He receives an answer in the affirmative, if not to the volume he desires. “Y’all a little stiff,” he grins. “You’re gonna need to loosen up!”
Indeed, over a relatively lean 90-minute performance, West Yorkshire does loosen up – though it does take its time to get there.
Much like their contemporaneous peers Chic, EWF’s party-starting blend of funk, soul and disco occupies a glorious pedestal in modern pop history, a ubiquitous touchstone of the late-seventies R&B crossover boom – and if they have not quite parlayed their success into an emulation of Nile Rodgers’ post-millennial success as both resurgent critical hitmaker and commercial player, then they at the very least remain a potent touring force in the 21st century.
That, in part, could be ascribed to the group’s make-up though; while Rodgers is ostensibly and retrospectively seen as the driving force of Chic, EWF’s creative lynchpin Maurice White is long departed from the line-up, having retired from live shows in 1994 due to Parkinson’s disease and subsequently passed away in 2016.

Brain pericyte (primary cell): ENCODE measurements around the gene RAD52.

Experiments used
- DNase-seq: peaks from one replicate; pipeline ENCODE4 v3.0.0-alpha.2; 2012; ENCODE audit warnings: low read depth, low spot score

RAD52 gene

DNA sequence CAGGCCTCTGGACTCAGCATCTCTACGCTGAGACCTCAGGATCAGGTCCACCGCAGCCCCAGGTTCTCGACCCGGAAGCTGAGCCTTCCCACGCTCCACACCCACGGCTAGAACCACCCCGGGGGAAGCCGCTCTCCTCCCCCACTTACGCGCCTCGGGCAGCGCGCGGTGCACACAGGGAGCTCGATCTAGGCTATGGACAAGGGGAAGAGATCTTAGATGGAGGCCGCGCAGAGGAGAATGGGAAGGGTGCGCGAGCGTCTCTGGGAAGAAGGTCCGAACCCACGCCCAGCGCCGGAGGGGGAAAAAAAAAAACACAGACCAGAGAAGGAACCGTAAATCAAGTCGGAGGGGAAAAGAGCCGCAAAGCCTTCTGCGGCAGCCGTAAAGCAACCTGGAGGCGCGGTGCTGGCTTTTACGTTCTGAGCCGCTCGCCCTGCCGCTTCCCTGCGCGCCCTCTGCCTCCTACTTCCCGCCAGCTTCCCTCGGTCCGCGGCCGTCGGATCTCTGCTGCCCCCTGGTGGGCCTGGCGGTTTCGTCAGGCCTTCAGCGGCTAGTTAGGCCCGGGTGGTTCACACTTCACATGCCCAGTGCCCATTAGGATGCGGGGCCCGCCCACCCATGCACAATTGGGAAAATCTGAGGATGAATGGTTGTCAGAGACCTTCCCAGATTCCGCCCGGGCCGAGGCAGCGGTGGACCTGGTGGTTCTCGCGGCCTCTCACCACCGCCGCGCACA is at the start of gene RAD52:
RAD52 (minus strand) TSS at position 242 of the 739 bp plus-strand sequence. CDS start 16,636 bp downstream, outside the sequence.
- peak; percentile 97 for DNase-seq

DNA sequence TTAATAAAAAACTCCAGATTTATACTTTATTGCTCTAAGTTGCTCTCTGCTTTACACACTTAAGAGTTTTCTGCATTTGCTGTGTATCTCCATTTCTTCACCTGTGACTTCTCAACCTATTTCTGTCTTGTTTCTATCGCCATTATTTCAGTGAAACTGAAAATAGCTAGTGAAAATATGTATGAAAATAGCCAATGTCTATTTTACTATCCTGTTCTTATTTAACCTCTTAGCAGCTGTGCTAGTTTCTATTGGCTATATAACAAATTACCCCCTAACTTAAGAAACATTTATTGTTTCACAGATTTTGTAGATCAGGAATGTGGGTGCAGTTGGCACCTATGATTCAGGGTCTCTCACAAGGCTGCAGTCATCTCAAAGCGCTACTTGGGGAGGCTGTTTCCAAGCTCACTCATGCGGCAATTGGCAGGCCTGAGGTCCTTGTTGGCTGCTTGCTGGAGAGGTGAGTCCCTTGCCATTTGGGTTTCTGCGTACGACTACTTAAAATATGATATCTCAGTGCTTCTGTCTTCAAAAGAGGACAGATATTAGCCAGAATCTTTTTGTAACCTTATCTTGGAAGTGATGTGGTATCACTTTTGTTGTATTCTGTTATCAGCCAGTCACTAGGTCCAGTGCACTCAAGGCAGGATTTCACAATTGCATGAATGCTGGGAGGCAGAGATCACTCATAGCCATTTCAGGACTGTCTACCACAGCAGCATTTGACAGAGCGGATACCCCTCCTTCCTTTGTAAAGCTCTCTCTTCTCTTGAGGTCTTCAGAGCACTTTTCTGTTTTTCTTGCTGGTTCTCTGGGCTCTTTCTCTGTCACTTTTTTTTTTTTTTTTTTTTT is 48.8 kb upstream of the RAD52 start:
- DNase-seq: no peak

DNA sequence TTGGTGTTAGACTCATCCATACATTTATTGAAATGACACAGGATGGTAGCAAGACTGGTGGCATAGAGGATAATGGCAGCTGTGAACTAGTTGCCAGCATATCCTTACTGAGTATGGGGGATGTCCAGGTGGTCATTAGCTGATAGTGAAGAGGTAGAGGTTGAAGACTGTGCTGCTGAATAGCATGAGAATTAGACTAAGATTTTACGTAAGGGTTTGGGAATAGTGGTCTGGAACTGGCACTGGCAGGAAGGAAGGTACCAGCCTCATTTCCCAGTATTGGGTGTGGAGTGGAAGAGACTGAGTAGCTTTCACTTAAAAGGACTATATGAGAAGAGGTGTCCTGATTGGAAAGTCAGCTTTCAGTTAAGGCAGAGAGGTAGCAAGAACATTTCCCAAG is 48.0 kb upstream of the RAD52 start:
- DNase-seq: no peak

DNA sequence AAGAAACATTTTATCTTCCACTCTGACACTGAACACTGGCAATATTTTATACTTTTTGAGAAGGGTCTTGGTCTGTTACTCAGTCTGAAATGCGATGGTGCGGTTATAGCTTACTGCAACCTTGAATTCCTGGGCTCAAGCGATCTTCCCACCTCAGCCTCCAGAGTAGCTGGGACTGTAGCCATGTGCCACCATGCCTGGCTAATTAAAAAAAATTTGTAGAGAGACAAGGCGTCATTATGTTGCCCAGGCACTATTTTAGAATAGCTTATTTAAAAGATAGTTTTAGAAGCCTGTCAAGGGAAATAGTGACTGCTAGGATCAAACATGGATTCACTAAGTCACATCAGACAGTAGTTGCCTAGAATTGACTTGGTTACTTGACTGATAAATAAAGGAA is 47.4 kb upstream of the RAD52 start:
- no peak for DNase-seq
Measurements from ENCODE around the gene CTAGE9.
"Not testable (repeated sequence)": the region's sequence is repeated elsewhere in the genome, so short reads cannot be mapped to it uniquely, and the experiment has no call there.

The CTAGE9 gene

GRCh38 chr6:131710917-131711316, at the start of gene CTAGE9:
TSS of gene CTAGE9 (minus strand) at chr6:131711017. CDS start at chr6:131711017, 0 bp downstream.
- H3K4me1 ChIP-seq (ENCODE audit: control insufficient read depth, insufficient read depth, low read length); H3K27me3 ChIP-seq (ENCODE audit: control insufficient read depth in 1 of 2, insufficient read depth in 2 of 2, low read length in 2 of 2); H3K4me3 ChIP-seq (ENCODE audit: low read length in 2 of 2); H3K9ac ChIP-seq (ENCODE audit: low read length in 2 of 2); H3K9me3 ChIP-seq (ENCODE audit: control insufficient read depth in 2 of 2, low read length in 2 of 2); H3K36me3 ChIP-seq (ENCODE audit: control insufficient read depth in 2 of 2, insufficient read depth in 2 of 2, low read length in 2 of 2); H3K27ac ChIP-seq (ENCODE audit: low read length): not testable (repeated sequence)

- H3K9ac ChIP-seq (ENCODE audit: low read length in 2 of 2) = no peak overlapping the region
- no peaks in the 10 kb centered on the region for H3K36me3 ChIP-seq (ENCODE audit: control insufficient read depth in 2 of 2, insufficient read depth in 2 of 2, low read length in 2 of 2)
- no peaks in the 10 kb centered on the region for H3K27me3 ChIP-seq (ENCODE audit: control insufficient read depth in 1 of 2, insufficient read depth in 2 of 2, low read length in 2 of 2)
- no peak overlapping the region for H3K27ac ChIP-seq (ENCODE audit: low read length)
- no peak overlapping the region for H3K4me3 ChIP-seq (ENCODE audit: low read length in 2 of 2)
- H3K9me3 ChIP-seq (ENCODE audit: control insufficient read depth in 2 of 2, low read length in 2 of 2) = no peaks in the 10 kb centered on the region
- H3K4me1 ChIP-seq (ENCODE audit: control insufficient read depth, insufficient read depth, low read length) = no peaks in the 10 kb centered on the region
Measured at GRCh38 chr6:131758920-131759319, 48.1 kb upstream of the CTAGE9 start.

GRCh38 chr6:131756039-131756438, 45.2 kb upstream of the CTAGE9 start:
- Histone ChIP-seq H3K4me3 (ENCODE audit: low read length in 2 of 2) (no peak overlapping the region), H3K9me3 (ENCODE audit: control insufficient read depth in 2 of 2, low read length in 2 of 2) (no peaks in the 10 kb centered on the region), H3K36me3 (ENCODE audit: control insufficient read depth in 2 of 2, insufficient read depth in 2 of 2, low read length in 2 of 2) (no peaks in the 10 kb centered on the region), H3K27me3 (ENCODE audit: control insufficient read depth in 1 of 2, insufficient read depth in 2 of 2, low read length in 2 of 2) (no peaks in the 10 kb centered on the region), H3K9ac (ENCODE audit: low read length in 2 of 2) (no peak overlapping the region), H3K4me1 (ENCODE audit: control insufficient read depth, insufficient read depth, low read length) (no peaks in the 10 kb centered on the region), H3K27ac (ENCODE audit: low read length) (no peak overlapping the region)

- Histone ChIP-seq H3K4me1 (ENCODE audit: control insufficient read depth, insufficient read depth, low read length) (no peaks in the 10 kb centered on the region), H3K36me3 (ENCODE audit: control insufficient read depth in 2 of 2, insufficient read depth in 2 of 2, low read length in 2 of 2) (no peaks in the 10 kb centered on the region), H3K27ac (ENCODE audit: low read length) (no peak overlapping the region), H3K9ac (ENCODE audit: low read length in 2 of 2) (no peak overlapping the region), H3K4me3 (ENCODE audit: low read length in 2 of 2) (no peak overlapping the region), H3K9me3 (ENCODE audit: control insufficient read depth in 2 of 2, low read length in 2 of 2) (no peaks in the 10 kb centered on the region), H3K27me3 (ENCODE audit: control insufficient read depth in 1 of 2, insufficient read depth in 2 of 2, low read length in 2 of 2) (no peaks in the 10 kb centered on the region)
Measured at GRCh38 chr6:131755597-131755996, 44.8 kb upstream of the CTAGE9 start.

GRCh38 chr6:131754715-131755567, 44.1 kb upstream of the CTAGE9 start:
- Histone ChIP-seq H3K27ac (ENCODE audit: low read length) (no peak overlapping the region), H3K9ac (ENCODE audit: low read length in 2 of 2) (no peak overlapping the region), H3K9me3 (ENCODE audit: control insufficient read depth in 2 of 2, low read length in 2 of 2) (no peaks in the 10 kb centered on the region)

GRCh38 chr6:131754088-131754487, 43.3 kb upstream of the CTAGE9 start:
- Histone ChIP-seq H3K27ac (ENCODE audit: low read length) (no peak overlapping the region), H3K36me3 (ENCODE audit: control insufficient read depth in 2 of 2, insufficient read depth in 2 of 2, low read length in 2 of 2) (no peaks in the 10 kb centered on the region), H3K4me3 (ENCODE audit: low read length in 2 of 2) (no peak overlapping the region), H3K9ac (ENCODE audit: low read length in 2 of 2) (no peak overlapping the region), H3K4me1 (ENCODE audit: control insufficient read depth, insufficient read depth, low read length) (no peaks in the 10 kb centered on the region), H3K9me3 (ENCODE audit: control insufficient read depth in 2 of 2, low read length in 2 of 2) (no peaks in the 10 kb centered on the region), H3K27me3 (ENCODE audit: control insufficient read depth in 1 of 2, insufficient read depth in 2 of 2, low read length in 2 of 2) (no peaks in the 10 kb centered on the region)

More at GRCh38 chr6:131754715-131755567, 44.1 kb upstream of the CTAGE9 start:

As such then, they are half-tribute band, half-real deal; only co-lead vocalist Bailey, bassist Verdine White and drummer-turned-percussionist Ralph Johnson – who is treated to a late rendition of Happy Birthday – remain from their heyday, supplanted by an ensemble of slick hired hands.
It is to Bailey and company’s credit though that the spectre of their late bandleader does not hamstring them.
From the opening horn barrage of Sing a Song and the chicken-scratch guitar of Shining Star, EWF are mostly concerned with bringing the feelgood vibes.
Not everything flies for them – the first half features more MOR virtuoso elongation than bona-fide hits, particularly on Serpentine Fire – but from the moment the frontman unspools the eerie, tribal intro to Kalimba Story, it sustains a grand second-half streak all the way through to super-smoothie ballad After the Love Has Gone.
A closing triumvirate of Boogie Wonderland, Let’s Groove and September borders on the frankly outrageous, finally hauling Leeds to its feet in hip-shaking unison; a final encore of In the Stone is almost redundant by comparison.
Every inch the nostalgic shindig in the end; in full swing, Earth, Wind and Fire are very much elemental.